I encountered this article on LinkedIn today:
It made a number of good points about college loan debt, occupational licensure, and other issues having to do with government interventions but it missed some very important points so I felt the need to respond with the following comments:
Wow, this article really touched a nerve.
It makes a number of salient points regarding excessive government interference in the economy but does not discuss what may be the biggest interventions of all, subsidies and bailouts of large, politically connected companies (especially the banks) and zero-percent interest rates, both of which allow zombie enterprises to keep limping along well after they should have gone out of business. The free market (that thing we don’t actually have much of) is supposed to clear out the dead wood. Bloated, inefficient, expensive producers are supposed to be cleared out so their human and capital resources can be redeployed by people with better ideas, and generally at a lower cost. If you keep the old, inefficient companies in business, surrounded by walls of politically purchased regulations, then the Schumpeterian clearing-out process cannot operate.
ZIRP also destroys the wealth of those who would save (or older people trying to live off their savings) while concentrating it in the hands of people who know how to work in financial markets. The financial sector is way larger a portion of the economy than it should be and it’s sucking the air out of the rest of the economy.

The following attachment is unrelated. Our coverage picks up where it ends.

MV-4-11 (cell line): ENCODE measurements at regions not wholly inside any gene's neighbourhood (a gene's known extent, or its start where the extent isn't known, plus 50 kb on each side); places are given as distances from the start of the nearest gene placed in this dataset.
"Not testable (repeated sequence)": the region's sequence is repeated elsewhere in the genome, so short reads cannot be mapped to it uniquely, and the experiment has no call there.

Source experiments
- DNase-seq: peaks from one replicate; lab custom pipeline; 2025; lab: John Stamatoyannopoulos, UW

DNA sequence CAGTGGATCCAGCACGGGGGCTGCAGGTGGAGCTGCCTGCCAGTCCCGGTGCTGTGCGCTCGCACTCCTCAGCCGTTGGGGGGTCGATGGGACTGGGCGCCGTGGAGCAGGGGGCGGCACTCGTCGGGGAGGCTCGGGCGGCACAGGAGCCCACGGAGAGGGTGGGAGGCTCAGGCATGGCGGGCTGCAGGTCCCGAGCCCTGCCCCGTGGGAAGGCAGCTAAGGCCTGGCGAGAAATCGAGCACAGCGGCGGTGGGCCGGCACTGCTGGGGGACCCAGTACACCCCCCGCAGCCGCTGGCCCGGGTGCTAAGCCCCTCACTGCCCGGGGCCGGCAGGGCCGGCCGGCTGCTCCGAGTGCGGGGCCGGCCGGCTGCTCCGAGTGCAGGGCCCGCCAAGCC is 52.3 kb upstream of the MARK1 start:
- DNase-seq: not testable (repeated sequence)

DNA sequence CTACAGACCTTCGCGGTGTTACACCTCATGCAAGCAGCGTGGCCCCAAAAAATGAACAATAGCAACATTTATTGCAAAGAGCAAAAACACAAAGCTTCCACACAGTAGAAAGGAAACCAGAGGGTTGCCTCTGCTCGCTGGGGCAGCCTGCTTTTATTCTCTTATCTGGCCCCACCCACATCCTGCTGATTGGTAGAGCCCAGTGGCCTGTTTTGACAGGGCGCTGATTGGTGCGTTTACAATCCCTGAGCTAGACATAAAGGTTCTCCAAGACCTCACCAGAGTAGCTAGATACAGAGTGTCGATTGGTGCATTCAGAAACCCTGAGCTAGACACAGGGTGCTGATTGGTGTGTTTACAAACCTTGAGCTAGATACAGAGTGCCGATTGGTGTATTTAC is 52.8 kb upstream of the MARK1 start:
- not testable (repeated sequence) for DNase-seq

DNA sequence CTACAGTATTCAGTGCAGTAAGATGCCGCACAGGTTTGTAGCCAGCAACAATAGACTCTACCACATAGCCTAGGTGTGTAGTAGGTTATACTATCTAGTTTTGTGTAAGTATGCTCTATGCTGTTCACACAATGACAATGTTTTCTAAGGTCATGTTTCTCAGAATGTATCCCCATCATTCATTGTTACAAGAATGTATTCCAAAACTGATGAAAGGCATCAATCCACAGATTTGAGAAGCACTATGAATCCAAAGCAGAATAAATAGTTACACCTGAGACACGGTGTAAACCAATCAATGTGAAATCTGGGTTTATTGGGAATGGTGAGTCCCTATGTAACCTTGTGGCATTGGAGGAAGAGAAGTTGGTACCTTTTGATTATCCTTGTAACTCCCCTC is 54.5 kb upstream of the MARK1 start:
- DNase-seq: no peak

Government intervention has also put way too many people in colleges where they don’t belong, and often at far too high a price. People are starting to figure out that the payoff for slogging through any old degree mill (or failing to after some time and expense) isn’t what it used to be. Online education is improving all the time and will put half or more colleges out of operation over the next decade or two. The same thing, frankly, should happen to public K-12 schools as well, and one can only hope it does. Too bad most people, and particularly the government, will fight this tooth and nail.
Going the other way, in the interests of fairness, young people now have to compete against workers in modernizing economies all over the world. It was nice for Americans when they were the only game in town after WWII but those days are gone, never to return.